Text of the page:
• [10]S.R. Tindall is still the largest shareholder of the Warehouse Group with a stake of 26.7% as of October 2007.
  • [11]La Porta uses the term “family” to cover firms that are owned by individuals as well as actual families. This is because it is often difficult to distinguish the two in practice.
  • [12]For some countries, the sources that La Porta uses to determine ownership structure significantly pre-date 1995.
  • [13]To some extent, this comparison will bias the results in the other direction – ie, in favour of making the New Zealand stock exchange appear relatively widely held. For example, the US firm sample will all be very close in capitalisation to the cut-off (USD500 million) because the large number of firms means a smoother size distribution. In contrast, the NZ sample contains firms significantly larger than USD500 million because the small number of firms on the NZX means that the size distribution is not as smooth.
  • [14]We use the US consumer price index to maintain a constant cut-off in real terms. Thus, our cut-off for 1996 is USD656 million.

International comparisons of investor protection

Two measures of stock market development discussed so far provide mixed evidence for New Zealand. Although there is low market capitalisation, ownership does not appear to be particularly concentrated by international standards. This section explores existing international measures of investor protection. There is not yet a large body of empirical evidence, but new work by La Porta and co-authors provide useful hints about New Zealand’s investor protection relative to other countries.[15]

La Porta makes a useful distinction between two types of investor protection: private and public.

La Porta makes a useful distinction between two types of investor protection: private and public. Private mechanisms are based on standards for information disclosure and transaction approval – and the ability of minority investors to take court action (typically against firm “insiders”, such as controlling stakeholders and managers or their agents) if these standards are not met. Meanwhile, regulators can serve as public protectors of investor rights by investigating actions contrary to minority interests (again on the part of insiders or their agents), issuing and enforcing remedying orders, and sometimes seeking criminal sanctions in court. This section describes La Porta’s international comparisons of investor protection in each of these broad categories and takes a close look at New Zealand’s relative standing.

Private protection

La Porta constructs an index of private protection for a sample of countries, including New Zealand, using a hypothetical example based on “self-dealing”.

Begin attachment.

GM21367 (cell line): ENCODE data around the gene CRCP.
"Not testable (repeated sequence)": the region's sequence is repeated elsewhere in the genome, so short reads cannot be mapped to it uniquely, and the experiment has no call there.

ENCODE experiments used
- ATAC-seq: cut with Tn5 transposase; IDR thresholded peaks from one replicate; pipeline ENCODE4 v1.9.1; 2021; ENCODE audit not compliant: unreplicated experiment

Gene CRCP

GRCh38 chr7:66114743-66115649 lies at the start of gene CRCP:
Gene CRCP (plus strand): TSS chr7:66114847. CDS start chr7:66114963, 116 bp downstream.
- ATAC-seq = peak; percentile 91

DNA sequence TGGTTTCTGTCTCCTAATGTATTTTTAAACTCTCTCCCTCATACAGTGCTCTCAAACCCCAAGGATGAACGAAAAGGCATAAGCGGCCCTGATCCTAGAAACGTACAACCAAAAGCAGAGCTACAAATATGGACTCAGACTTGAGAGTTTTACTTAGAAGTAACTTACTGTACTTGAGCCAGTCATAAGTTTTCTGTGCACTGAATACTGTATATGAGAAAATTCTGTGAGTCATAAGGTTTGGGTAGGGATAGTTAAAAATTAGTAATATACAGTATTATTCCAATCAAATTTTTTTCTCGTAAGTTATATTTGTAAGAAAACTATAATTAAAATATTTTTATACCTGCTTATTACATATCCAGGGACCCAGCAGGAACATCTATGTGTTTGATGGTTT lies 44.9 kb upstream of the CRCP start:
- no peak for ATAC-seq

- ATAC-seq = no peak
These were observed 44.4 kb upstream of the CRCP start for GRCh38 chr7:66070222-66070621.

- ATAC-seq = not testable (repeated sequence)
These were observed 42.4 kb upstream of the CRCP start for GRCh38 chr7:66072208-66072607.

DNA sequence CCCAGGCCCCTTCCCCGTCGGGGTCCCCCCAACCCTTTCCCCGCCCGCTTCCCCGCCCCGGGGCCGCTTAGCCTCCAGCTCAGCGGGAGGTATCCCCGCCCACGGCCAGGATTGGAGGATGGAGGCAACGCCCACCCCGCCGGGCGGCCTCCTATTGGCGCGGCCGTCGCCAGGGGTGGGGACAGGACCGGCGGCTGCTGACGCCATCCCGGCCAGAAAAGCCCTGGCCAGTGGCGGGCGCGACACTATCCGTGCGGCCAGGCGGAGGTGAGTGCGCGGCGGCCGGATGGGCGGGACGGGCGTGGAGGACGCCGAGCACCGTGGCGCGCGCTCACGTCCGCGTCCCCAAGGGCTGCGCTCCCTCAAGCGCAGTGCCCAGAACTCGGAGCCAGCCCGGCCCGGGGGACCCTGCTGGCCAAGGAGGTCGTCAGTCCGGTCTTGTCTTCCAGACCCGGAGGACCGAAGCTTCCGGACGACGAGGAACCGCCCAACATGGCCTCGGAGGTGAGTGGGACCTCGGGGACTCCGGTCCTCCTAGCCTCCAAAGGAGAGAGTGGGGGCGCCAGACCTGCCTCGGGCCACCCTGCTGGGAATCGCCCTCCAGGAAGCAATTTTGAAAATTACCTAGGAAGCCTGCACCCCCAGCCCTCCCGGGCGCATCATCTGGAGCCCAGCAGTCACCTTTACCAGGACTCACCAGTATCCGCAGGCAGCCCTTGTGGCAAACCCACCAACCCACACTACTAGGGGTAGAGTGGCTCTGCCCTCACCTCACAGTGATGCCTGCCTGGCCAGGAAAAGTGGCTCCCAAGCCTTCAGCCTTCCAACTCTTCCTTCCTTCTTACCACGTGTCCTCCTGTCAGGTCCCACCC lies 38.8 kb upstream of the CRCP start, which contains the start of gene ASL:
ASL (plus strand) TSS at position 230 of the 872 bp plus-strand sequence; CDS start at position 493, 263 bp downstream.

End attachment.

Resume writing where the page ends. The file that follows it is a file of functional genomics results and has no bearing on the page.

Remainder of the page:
La Porta constructs an index of private protection by asking lawyers in a sample of countries (including New Zealand) about a situation in which a hypothetical "Mr. James" arranges a transaction between two firms in which he has a controlling stake (Djankov and La Porta et al 2006).[16] In this hypothetical situation, there is a clear possibility that the controlling shareholder could arrange the transaction to his personal benefit, at the expense of the minority shareholders of one of the firms – a practice known as "self-dealing". The private protection index reflects the requirements applicable to this transaction in each country:

  • Disclosure: How much information does the controlling shareholder have to reveal before the transaction? Does the law require a review by independent accountants or other experts?
  • Approval requirements: Can the controlling shareholder or the board of directors (which may have been elected by the controller) approve the transaction without consulting minority shareholders?
  • Access to redress in court: How easy is it for minority shareholders to prove wrongdoing in court after the transaction? How easy is it for the minority shareholders to convince the court to void the transaction and hold Mr. James liable for damages?
Figure 3: La Porta’s private protection index: OECD Countries (2003)
Figure 3: La Porta’s private protection index: OECD Countries (2003).
Source: Djankov and La Porta et al (2006), “anti-self-dealing index”.

Public protection

La Porta presents a public protection index based on the powers of the regulatory body with responsibility for overseeing the stock market.

Note that none of the components of the private protection index reflect sanctions that might be imposed by a regulator or court on Mr. James for any wrongdoing; as noted above, these measures fall under the rubric of public protection. In a separate paper, La Porta et al (2006) present a public protection index, also based on a set of questions addressed to lawyers around the world, focusing on the powers of the regulatory body (the “supervisor”) with responsibility for overseeing the stock market:

  • Independence and focus: Are there any restrictions on the ability of the central government to fire or hire the chief officers of the supervisory body? Is the supervisor able to focus on stock market regulation alone or is it also responsible for other issues such as the banking sector?
  • Rule making power: Can the supervisor issue regulations regarding primary offerings or stock exchange listings or does this power reside elsewhere (eg, with Parliament)?
  • Investigative power: Does the supervisor have the power to command documents and testimony from controlling shareholders, accountants or other relevant parties?